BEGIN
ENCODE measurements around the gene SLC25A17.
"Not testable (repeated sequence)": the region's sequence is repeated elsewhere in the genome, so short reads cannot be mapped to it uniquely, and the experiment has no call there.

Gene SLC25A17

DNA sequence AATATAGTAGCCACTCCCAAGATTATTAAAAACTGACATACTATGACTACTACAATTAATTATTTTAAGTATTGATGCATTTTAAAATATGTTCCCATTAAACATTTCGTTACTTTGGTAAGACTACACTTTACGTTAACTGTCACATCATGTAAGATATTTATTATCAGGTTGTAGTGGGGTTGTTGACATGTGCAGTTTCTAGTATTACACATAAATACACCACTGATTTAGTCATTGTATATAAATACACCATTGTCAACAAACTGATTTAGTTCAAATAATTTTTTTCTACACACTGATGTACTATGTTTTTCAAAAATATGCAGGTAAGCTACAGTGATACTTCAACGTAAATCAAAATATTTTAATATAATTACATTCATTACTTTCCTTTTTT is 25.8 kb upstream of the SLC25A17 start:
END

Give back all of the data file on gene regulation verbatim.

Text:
ENCODE measurements around the gene SLC25A17.
"Not testable (repeated sequence)": the region's sequence is repeated elsewhere in the genome, so short reads cannot be mapped to it uniquely, and the experiment has no call there.

Gene SLC25A17

DNA sequence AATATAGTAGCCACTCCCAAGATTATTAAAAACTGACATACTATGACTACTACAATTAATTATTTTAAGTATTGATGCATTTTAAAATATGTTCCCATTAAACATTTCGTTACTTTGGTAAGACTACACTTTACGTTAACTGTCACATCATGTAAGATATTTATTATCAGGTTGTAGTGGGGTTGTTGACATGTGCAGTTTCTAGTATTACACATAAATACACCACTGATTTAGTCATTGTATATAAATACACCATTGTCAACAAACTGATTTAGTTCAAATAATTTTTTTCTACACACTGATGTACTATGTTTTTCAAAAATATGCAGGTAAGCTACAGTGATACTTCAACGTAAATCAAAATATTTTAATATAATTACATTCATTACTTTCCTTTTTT is 25.8 kb upstream of the SLC25A17 start: